By John Parnell
With the Muslim Holy Month of Ramadan set to start later this month, an architecture student in the UAE has has shown the ties between religion and sustainability with designs for an eco-Mosque in Abu Dhabi.
Emirati architect Suhail Mohammed Suleiman’s plans, which were his graduation project, use a number of elements to reduce resource use.
They could now be turned into reality with the proposals passing the first planning hurdle in the UAE capital.
The contemporary design will use a partly translucent polymer called Corian that allows light but not heat to enter, reducing the need for air conditioning in warmer months as well as reducing the need for additional lighting.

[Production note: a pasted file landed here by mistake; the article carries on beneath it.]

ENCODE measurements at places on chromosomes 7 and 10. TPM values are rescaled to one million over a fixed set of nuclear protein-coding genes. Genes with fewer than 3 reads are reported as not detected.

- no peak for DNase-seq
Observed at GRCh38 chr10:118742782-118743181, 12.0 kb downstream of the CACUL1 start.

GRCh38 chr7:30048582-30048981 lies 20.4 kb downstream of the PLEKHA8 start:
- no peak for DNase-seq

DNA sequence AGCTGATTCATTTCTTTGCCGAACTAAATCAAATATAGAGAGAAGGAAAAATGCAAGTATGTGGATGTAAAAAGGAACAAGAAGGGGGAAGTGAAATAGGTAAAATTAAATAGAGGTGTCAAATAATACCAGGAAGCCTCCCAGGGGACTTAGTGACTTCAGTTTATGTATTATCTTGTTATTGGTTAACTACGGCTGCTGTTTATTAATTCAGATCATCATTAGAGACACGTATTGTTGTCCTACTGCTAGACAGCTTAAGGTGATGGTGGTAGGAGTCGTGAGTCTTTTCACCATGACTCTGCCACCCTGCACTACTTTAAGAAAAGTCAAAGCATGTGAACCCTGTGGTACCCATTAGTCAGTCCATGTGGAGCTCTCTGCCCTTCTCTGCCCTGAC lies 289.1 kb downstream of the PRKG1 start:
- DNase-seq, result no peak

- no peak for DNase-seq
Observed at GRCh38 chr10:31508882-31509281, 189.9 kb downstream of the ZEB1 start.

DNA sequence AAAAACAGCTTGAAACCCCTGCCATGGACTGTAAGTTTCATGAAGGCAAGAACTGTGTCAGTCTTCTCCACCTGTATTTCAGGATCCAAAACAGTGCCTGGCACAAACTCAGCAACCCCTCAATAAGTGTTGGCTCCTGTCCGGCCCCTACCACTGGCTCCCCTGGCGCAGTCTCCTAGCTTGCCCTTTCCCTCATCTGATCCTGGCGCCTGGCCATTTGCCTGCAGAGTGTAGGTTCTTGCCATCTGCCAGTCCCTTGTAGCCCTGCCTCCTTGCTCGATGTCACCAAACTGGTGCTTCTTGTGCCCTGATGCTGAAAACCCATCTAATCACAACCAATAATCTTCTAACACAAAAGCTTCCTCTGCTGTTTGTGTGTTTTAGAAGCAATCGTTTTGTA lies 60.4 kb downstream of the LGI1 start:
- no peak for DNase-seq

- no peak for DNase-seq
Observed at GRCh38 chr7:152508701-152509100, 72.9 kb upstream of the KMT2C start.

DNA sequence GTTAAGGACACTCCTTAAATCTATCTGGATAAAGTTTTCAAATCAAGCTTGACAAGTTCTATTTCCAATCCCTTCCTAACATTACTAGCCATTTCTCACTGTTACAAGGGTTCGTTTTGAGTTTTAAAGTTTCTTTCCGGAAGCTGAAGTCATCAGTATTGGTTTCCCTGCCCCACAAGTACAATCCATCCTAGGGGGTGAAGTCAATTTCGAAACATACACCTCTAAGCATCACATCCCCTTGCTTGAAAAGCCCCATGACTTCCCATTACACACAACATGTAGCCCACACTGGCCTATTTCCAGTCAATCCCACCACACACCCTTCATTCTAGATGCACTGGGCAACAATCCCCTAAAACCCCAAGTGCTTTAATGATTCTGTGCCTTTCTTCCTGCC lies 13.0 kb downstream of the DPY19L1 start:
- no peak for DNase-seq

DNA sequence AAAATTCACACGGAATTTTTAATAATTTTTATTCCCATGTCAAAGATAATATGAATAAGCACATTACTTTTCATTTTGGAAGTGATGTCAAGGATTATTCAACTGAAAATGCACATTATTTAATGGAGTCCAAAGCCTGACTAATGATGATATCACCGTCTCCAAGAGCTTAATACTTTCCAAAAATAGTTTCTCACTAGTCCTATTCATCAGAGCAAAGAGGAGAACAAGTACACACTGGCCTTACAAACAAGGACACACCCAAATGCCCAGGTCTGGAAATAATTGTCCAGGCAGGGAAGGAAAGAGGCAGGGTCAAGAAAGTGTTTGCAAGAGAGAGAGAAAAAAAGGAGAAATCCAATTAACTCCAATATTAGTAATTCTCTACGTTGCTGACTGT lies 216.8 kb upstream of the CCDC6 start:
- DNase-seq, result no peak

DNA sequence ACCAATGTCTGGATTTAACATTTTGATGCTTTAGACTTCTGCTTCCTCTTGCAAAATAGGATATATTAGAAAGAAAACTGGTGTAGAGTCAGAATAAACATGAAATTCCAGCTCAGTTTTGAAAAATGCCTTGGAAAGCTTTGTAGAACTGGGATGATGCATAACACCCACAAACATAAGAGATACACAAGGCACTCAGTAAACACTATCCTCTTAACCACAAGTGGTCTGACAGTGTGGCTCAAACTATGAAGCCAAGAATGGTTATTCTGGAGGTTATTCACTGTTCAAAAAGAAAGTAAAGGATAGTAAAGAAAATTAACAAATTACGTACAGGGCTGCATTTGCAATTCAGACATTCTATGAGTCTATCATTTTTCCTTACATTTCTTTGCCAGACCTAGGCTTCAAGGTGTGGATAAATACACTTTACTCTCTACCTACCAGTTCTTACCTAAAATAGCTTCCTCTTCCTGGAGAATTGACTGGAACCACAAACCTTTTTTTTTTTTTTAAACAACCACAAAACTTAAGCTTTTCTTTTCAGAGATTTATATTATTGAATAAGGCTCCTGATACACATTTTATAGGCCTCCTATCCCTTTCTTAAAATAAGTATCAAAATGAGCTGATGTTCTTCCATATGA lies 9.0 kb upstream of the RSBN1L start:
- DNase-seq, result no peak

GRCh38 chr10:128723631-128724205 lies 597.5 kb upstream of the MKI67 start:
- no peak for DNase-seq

Solar panels will provide some of the building’s electricity and will share the roof with several gardens.
Given the water challenges faced in the region, run off from ritual washing will enter a grey water system and be reused to irrigate surrounding landscaping.
The proposed Mosque would be built on Saadiyat Island alongside the Abu Dhabi Guggenheim and Louvre museums, set to open in 2017 and 2015 respectively.
While the plans have been deemed appropriate for Saadiyat Island’s ultra modern skyline in the making, construction of the project has not been confirmed.